Editor's Message (Sept 2003)
- Volume 15 - Issue 11 - November, 2003
- Posted on: 8/1/08
- 0 Comments
- 1234 reads
This issue of the Journal of Invasive Cardiology, which coincides with the annual Transcatheter Therapeutics meeting, includes original research articles, case reports, reviews, articles from the Journal special sections “Clinical Decision Making”, “The Electrophysiology Corner” and “Clinical Images”, and a Continuing Medical Education offering.
The first research study, submitted by Dr. George Stoupakis and colleagues from the UMDNJ-New Jersey Medical School in Newark, New Jersey, presents their evaluation of preservation of myocardial microcirculation measured by myocardial blush grade during mechanical reperfusion for myocardial ischemia. They demonstrated that abciximab and eptifibatide both had similar beneficial effects on myocardial perfusion and blush scores were inversely correlated with peak troponin levels. Dr. Dean Kereiakes from the Lindner Center for Research and Education in Cincinnati, Ohio, has provided a commentary to accompany the article submitted by Dr. Stoupakis and associates.
The second research article, submitted by Dr. Saleem Sharieff and colleagues from the National Institute of Cardiovascular Disease in Karachi, Pakistan presents short and intermediate-term follow-up results of balloon valvuloplasty in adolescents and young adults with congenital pulmonary valve stenosis. During follow-up (mean 3 years) further improvement was seen in these patients suggesting that pulmonary balloon valvuloplasty is an effective treatment for this condition.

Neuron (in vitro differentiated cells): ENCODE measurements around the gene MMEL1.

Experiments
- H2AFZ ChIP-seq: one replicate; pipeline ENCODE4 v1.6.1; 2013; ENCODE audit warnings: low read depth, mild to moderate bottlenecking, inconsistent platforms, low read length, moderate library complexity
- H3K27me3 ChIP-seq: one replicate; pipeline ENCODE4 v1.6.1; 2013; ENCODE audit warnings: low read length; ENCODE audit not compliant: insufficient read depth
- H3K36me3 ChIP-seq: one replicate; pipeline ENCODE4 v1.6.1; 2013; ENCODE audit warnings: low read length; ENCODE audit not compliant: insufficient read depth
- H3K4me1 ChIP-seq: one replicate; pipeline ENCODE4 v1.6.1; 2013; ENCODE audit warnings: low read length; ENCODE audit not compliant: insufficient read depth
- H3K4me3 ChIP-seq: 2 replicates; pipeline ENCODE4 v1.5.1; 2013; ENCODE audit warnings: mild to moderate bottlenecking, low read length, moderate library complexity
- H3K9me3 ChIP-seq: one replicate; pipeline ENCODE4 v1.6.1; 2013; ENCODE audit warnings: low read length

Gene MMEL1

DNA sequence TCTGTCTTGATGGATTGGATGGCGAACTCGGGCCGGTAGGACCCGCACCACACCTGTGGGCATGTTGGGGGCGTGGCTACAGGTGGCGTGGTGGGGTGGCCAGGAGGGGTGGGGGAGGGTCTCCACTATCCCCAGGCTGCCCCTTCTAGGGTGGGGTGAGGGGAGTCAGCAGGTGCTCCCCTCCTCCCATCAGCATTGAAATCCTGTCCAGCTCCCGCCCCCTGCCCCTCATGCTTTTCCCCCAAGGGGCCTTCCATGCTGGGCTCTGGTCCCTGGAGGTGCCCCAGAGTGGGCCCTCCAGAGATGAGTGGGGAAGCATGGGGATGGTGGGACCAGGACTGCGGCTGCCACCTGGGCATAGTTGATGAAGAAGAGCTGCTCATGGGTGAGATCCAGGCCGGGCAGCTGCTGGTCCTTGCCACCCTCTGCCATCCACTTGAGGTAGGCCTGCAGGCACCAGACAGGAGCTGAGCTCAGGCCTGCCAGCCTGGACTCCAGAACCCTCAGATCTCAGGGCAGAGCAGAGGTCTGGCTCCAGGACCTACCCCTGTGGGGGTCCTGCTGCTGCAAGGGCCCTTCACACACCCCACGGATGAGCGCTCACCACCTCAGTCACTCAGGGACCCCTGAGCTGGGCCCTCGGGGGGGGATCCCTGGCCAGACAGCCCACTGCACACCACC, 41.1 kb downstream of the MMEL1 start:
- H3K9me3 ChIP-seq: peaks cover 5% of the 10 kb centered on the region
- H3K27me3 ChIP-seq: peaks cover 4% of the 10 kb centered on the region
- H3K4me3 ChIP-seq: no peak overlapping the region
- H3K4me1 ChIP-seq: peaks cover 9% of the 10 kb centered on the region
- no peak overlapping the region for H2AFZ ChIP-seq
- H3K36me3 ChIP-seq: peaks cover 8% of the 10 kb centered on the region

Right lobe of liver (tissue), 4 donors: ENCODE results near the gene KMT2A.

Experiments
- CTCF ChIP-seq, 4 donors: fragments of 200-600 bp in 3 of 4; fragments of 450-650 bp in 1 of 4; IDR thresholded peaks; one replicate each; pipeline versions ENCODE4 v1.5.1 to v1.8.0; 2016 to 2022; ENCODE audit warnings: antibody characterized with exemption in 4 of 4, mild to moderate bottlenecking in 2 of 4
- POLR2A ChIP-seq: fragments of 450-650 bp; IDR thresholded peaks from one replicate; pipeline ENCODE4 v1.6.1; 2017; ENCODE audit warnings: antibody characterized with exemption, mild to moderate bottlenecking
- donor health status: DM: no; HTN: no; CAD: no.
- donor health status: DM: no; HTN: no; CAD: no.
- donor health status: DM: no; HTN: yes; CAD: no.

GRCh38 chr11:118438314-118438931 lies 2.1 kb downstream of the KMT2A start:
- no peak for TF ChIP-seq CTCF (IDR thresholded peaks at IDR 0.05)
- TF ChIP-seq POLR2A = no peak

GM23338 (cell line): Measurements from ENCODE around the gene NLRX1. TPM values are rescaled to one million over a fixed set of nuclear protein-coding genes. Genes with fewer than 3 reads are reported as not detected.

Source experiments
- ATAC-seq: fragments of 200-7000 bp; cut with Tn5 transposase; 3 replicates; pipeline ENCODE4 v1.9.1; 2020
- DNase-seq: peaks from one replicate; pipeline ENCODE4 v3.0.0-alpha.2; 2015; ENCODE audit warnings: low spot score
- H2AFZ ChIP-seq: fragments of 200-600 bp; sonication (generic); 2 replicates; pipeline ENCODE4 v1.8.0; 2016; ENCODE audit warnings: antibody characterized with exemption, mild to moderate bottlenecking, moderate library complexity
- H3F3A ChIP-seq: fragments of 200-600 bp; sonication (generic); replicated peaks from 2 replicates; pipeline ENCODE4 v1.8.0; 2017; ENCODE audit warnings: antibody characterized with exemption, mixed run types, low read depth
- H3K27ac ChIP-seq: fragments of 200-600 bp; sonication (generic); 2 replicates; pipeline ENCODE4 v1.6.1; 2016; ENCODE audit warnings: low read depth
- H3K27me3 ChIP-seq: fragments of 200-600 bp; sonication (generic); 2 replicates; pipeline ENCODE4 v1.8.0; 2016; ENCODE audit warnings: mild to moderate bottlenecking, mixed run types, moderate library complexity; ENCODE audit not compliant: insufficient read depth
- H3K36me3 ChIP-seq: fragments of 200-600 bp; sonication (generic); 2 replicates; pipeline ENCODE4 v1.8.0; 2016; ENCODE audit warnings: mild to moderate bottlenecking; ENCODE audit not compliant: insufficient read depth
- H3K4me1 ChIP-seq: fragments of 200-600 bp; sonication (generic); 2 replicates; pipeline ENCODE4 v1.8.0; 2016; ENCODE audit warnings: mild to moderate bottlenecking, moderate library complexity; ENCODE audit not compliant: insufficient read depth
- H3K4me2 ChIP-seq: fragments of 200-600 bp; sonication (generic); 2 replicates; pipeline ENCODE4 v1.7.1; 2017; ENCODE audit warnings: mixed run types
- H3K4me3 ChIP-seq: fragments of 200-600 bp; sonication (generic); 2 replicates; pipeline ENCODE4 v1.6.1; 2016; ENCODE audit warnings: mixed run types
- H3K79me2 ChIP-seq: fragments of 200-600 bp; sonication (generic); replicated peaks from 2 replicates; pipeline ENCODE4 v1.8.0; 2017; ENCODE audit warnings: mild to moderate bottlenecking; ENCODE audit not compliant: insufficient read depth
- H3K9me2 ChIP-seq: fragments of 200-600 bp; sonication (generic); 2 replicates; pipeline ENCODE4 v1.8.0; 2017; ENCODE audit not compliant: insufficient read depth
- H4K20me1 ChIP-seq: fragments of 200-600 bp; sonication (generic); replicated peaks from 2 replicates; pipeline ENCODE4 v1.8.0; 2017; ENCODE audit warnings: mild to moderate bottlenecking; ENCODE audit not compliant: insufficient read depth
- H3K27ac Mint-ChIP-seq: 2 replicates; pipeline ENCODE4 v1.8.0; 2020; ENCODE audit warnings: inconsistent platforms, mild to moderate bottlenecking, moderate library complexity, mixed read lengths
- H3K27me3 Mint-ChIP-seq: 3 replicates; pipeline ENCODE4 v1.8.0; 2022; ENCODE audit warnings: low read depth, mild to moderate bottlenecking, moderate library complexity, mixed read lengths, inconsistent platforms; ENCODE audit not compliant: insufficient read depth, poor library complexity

The third research article, from Dr. Chi Hang Lee and associates from the Department of Cardiology at the Erasmus Medical Center Rotterdam in Rotterdam, The Netherlands, describes their study of collateral formation in patients after percutaneous myocardial revascularization. They demonstrated that collateral formation did not appear to be the explanation for improvement in patients.
In the next research article, Dr. Paolo Angelini and associates from the Texas Heart Institute at St. Luke’s Hospital in Houston, Texas present their research in dogs demonstrating that subselective infusion of metabolically supportive solutions during acute myocardial infarction is feasible and may minimize damage to injured tissues.
In the fifth research article, Dr. Jacob Odenstedt and associates from the Cardiovascular Institute at Sahlgrenska Hospital in Gothenburg, Sweden used catheter-based left ventricular electromechanical mapping in the porcine model to distinguish between acute ischemic or infarcted myocardium. They showed that there were differences between baseline and 2-hour studies, but intersegmental baseline variability in unipolar voltage limited the value of this technique.
In the last research article, Dr. Francis Almeda and colleagues from Rush-Presbyterian-St. Luke’s Medical Center in Chicago, Illinois present their research on in-hospital outcomes in patients with acute coronary syndromes. They demonstrated that newer antiplatelet and antithrombotic therapies have led to improved patient outcomes over time in patients with similar TIMI risk.